"They jump on you tough when you try to throw the ball in," Marble said. "That increases the tempo and makes it a fast-paced game."

Iowa's zone defense has cracked more than a few teams on the press this season. The Hawkeyes are good, said UNLV point guard Mark Wade, who gave them what he said was a compliment.

"The players they have are similar to our second team," Wade said.


"I'm not putting Iowa down," he said. "Our second team is just as good as our first team."

Meanwhile, the Rebels have got their own problems and they're having trouble getting shots to drop. Forward Gerald Paddio's jumper is in the deep freeze and guard Freddie Banks' three-point shot is right in there with it.

Wade said he's comfortable having Paddio around in the offense, like a piece of "Paddio" furniture.

"We're definitely going to keep getting him the ball," Wade said. "He's been one of the keys all year. I don't think we can exclude him now."

Tarkanian cut down Paddio's minutes to 15 in Friday night's victory over Wyoming. "We're very concerned, but we're going to say with what got us here," Tarkanian said. "Gerald will start and there's a good chance he will go 10 for 12. He's due."

So probably is Marble. The sophomore guard started slowly and got slower in Iowa's last-shot overtime win over Oklahoma. Marble finished with 11 points and 5 turnovers in 43 minutes.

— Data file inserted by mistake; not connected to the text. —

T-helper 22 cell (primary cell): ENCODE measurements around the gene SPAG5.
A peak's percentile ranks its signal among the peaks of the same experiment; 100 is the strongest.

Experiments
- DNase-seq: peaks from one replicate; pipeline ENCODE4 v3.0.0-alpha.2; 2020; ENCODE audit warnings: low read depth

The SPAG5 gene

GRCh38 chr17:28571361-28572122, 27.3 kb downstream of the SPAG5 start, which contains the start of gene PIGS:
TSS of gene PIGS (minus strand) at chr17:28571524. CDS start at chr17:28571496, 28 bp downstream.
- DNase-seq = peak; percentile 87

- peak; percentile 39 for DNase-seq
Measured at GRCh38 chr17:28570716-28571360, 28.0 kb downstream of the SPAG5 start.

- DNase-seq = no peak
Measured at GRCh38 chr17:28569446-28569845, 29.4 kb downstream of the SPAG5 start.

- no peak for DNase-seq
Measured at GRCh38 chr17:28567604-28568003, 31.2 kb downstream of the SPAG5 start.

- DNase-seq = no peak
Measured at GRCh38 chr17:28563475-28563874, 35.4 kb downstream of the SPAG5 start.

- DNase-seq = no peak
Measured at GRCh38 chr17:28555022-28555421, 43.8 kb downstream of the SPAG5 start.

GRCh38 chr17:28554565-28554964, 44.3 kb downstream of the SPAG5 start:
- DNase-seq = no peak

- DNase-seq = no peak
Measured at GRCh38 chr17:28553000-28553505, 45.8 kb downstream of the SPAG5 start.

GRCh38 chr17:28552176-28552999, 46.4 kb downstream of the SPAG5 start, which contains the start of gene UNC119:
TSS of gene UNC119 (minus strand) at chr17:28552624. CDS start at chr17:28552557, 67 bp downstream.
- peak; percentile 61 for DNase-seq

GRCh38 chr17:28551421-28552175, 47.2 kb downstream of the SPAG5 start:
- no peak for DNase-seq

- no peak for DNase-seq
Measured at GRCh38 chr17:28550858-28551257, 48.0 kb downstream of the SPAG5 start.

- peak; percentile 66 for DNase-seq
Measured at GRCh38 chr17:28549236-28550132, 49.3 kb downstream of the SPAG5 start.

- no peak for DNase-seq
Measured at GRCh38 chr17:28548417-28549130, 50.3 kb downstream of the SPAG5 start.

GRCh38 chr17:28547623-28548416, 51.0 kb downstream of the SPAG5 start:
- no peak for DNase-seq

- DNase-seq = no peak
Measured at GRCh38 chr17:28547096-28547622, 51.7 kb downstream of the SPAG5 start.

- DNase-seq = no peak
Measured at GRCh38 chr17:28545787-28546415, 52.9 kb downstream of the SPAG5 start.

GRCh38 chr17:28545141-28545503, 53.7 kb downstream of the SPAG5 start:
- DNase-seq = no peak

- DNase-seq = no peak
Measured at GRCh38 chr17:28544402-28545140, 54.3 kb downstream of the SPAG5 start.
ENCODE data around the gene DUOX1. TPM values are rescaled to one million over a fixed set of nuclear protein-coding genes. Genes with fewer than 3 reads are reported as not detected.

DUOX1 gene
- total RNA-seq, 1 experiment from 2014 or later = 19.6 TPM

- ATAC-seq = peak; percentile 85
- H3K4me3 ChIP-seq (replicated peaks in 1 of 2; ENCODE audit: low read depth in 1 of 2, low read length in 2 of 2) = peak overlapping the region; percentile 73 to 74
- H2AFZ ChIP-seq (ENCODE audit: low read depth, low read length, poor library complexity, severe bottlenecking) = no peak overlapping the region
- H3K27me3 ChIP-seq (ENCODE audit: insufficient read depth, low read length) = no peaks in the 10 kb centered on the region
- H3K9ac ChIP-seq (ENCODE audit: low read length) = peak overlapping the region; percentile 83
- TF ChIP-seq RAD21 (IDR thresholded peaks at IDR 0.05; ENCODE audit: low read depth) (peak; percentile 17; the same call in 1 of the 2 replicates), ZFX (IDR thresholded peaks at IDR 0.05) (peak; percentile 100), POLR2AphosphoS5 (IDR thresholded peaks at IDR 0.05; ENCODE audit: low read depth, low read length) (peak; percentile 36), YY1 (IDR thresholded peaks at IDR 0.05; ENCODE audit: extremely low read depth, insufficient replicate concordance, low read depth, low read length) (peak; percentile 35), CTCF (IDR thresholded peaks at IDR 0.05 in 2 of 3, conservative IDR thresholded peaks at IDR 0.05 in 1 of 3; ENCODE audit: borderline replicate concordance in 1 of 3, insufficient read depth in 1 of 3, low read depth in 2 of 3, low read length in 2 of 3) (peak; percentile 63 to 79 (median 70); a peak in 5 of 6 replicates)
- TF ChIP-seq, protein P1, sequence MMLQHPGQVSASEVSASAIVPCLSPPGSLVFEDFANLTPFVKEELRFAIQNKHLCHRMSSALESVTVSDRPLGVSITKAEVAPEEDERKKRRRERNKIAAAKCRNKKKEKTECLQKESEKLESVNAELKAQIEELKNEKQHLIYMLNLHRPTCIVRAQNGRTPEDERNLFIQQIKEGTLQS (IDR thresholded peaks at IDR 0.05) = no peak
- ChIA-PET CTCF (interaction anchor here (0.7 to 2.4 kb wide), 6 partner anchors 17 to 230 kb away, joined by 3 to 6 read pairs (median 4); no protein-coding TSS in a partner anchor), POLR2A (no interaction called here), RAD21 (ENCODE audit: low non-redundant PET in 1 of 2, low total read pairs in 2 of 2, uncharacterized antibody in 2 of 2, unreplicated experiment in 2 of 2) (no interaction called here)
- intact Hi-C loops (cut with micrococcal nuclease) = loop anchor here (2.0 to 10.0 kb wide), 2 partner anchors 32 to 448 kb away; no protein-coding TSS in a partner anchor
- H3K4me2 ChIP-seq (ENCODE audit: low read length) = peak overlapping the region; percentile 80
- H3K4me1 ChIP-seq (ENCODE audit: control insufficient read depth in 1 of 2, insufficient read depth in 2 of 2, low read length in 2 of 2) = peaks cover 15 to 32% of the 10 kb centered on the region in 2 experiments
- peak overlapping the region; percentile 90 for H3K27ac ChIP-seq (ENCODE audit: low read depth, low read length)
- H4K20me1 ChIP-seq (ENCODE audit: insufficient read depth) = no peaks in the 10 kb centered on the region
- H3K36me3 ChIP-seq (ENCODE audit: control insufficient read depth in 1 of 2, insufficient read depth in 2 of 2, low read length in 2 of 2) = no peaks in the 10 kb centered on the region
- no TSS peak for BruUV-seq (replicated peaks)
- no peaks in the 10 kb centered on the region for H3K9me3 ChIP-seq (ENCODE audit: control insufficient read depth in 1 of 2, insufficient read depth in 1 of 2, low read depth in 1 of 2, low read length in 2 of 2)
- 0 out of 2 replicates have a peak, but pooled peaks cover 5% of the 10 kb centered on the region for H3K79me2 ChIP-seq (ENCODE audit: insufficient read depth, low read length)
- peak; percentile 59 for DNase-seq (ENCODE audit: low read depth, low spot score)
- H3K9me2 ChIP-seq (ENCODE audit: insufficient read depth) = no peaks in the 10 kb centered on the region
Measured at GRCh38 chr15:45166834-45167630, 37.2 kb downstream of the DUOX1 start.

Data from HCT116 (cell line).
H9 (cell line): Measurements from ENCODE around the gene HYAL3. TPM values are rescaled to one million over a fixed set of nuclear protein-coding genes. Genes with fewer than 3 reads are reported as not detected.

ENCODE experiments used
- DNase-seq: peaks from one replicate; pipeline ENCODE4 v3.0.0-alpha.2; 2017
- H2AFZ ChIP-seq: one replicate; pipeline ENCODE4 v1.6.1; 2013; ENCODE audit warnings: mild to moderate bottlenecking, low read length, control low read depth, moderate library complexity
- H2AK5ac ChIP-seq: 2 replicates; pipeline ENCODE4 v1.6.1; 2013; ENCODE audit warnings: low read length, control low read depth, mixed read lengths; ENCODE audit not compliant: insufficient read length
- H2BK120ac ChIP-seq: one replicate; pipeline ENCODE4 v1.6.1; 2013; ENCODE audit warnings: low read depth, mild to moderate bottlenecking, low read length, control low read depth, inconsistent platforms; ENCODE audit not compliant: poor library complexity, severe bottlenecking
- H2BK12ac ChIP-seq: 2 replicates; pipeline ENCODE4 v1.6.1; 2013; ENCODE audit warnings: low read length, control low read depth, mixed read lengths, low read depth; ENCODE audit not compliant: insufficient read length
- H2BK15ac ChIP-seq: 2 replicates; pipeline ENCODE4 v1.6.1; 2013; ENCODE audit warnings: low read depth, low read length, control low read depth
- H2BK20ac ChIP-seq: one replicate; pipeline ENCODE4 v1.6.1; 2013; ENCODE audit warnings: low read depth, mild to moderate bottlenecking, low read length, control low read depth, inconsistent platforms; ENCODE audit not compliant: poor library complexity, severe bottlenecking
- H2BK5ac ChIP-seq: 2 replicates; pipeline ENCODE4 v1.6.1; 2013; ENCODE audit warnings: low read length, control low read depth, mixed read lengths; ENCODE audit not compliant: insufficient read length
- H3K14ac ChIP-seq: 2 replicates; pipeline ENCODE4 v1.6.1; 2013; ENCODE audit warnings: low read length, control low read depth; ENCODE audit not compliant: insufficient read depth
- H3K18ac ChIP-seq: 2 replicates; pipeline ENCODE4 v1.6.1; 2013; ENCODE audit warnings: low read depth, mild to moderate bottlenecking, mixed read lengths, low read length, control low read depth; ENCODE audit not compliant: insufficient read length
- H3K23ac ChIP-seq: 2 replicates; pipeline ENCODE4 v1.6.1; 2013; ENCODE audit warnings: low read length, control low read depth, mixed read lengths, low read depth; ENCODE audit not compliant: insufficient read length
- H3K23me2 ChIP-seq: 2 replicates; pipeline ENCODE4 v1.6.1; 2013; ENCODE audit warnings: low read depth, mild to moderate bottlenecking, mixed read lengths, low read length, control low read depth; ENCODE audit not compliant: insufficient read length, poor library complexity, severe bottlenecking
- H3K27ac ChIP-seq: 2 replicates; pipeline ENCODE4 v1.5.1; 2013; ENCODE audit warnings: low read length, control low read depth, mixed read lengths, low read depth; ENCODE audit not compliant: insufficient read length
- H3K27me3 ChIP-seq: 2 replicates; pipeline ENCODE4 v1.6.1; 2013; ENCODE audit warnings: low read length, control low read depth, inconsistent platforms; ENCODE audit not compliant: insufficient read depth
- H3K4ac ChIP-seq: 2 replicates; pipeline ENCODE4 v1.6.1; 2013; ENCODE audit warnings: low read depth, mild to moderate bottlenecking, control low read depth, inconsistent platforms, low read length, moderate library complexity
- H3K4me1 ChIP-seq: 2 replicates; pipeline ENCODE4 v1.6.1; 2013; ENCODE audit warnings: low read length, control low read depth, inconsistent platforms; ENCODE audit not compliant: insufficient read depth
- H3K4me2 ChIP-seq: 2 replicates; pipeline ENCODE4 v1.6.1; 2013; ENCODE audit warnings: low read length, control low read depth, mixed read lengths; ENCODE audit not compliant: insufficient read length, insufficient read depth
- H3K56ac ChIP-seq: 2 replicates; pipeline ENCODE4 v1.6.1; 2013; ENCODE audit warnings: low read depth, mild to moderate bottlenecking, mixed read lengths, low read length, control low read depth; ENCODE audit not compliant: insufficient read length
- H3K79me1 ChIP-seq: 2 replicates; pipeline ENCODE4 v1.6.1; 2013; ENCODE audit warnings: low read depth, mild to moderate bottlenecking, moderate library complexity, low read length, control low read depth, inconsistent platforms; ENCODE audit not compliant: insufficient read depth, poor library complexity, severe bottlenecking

"I can't explain it," he said. "I mean, I don't know, I didn't plan it like that. If I can get out and get running, I think I'll be OK."

Then Iowa has to stop Gilliam, something Wyoming couldn't do. Gilliam scored 38 points in 39 minutes and had 13 rebounds, seven of them offensive, in the victory over Wyoming. It's going to be left up to Lohaus and Wright to do something about Gilliam.

"If you don't stop him, you go home," Lohaus said. "If you do, you go on."

Gilliam, who also wants to go on, made 17 of 24 shots against Wyoming, while Paddio (2 of 9) and Banks (5 of 16) were struggling.

"You never know how you are going to play," Gilliam said. "You just go out, execute the offense and see what happens."

Tarkanian is going on anyway. He'll be in New Orleans for the Final Four, win or lose today. "I'm going," he said. "I just hope my team comes with me."


Gametime is 1:03 p.m., with CBS televising. . . . UNLV Coach Jerry Tarkanian said Iowa is more patient offensively than his team and that the Hawkeyes are much better rebounders. "That scares the heck out of me," he said. With two-point victories in his team's last two games, Iowa Coach Tom Davis said he still isn't sure if that gives the Hawkeyes an edge over UNLV, which has rarely been stretched to the limit this season. "The problem is just to get them in a close game," he said. "They've just taken people right out of the game, night after night after night. You have to be a special ballclub to do that." . . . The Iowa-UNLV winner plays either Indiana or LSU in a Final Four semifinal game at New Orleans.